Beyond Print Toolkit: Manufacturing and distribution

In order to make informed decisions about the transition beyond print, leaders need to be familiar with the manufacturing and distribution process.

By Joseph Lichterman

June 27, 2024

A pair of hands holding a newspaper that says "breaking news" against a yellow background
Roman Samborskyi / Shutterstock

Newspapers are called the daily miracle for a reason. The printing and distribution of a newspaper is a carefully choreographed process with many moving parts, and oftentimes even the most experienced news executives aren’t familiar with every single step. 

However, in order to make informed decisions about the transition beyond print, leaders need to be familiar with every point of the process so they can make decisions about how reducing or eliminating print will impact their bottom line. 

For an overview of the newspaper printing process — from when the final page designs are sent from the newsroom to the printing facility to when finished papers roll off the presses and head out to distribution facilities — we recommend this short video, which illustrates each step of the printing process at The New York Times’s Queens, New York facility.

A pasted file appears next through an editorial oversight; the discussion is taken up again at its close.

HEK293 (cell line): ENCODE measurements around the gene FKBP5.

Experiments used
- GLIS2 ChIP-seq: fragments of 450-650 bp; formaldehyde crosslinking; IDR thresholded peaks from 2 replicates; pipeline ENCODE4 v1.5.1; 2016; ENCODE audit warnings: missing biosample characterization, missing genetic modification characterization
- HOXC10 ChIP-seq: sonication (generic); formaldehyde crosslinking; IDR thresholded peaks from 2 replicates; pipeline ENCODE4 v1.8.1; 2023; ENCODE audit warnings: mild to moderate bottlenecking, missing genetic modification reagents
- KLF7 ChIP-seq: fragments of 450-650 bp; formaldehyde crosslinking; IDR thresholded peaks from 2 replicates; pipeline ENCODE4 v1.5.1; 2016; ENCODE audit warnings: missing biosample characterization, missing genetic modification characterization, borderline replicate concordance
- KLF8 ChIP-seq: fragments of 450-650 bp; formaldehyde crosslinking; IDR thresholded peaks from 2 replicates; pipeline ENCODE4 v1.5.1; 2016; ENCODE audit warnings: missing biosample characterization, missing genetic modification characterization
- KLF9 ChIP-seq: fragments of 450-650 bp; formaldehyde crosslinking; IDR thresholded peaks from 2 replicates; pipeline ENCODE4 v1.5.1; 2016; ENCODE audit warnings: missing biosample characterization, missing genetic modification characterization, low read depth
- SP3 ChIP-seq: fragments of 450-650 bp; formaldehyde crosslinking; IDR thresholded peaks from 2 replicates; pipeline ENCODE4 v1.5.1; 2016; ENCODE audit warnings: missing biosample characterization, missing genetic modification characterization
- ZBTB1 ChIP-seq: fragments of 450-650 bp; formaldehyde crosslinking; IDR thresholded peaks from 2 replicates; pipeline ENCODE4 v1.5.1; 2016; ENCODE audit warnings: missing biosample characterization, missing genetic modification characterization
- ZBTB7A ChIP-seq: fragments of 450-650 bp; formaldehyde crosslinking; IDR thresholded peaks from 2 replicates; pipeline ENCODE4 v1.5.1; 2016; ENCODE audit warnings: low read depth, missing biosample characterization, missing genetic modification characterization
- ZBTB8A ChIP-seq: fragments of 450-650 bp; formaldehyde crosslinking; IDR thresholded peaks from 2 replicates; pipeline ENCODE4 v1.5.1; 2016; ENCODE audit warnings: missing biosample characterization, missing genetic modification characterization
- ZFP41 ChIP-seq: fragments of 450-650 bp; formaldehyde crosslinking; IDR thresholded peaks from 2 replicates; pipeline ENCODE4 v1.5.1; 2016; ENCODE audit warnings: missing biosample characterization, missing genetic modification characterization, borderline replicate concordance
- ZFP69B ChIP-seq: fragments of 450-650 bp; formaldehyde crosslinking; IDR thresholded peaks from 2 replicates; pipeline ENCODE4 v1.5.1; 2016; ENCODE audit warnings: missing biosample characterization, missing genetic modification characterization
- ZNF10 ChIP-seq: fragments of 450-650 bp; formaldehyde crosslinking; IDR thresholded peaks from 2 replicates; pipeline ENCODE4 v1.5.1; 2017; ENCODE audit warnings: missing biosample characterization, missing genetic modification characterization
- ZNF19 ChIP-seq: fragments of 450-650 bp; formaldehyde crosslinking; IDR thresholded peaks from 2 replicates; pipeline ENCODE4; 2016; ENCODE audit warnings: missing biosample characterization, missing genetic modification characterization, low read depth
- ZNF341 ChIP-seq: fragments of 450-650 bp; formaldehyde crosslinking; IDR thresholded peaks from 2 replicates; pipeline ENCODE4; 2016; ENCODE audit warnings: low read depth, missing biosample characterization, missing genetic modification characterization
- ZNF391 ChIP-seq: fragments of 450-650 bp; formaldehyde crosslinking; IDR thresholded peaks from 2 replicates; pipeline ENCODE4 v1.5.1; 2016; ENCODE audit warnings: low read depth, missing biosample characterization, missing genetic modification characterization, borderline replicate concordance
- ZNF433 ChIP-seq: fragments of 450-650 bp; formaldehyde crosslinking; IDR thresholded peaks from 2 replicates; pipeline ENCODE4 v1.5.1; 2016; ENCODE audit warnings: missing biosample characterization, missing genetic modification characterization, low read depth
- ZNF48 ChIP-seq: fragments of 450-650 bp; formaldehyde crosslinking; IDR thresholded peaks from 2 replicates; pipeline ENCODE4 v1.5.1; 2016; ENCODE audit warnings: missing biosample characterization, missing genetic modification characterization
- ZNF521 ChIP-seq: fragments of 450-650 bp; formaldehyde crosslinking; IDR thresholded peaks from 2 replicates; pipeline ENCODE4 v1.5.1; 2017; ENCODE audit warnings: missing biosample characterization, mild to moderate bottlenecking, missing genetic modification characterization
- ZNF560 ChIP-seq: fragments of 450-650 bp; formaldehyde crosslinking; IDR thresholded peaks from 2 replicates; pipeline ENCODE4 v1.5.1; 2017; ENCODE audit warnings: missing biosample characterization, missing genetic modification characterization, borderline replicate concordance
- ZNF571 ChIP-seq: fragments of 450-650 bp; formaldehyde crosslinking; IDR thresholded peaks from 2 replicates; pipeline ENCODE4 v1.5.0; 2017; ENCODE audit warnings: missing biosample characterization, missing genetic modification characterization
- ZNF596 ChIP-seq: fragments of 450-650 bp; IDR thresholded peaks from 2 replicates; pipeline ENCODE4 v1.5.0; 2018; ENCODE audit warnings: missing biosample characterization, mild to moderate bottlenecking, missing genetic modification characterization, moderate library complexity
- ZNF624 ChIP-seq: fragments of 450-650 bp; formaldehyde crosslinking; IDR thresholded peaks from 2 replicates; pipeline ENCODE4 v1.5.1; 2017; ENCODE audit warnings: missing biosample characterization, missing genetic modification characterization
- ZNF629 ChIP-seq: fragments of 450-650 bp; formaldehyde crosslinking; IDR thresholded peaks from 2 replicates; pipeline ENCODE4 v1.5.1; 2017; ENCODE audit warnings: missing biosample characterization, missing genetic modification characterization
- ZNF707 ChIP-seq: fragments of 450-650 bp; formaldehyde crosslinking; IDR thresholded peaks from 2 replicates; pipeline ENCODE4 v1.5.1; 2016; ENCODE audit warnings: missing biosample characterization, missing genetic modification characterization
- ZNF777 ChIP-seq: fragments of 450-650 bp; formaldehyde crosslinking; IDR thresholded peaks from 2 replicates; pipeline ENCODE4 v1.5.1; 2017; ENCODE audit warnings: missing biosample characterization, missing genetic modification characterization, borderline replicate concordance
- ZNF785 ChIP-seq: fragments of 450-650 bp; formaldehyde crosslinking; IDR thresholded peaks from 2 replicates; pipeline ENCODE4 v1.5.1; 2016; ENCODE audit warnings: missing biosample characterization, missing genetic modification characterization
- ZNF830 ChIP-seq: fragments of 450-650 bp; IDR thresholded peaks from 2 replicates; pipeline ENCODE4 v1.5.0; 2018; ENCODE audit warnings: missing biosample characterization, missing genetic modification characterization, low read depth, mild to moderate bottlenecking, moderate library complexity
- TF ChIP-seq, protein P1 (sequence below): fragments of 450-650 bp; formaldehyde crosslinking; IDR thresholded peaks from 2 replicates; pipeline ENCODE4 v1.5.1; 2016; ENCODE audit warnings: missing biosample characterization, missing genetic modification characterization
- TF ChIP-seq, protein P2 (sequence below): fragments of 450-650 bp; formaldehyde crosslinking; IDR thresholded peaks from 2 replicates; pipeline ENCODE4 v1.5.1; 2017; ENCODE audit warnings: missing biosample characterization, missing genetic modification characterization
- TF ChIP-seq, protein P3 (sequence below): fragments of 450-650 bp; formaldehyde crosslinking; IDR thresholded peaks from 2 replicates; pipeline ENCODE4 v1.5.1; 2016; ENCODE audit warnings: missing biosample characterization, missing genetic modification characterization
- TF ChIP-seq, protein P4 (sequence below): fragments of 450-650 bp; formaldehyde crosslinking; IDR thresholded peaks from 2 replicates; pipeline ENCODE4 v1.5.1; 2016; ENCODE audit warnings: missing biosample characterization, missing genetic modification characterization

In addition to printing about 40% of The New York Times’s daily print run, the facility also prints more than two dozen other publications. An increasing number of publications across the country have shuttered their printing plants and are outsourcing their print operations as a way to save. However, the decision means that papers are often printed further away from their core market, which means earlier deadlines and possibly less coverage in the print edition of the paper. For example, news of former President Donald Trump’s conviction in New York did not make the following day’s edition of The Indianapolis Star. The jury reached its decision just after 5 p.m. EDT, but the Star — which is printed three hours away in Peoria, Illinois — has a 4 p.m. EDT press run.

For most daily papers, once the finished paper rolls off the presses, pre-print advertisements are stuffed into the papers, and they’re then loaded onto trucks where they’re shipped to warehouses across the outlet’s distribution area where they’ll be then handed off to delivery drivers who will bring them to retail outlets and subscribers’ homes. (Retail delivery drivers also collect leftover papers and any money from sales that they then bring back to the distribution center.)

Many weekly or monthly papers rely on the United States Postal Service for delivery, and an increasing number of daily papers are switching to postal delivery. For more on the benefits and challenges of partnering with the post office, check out our postal delivery section.

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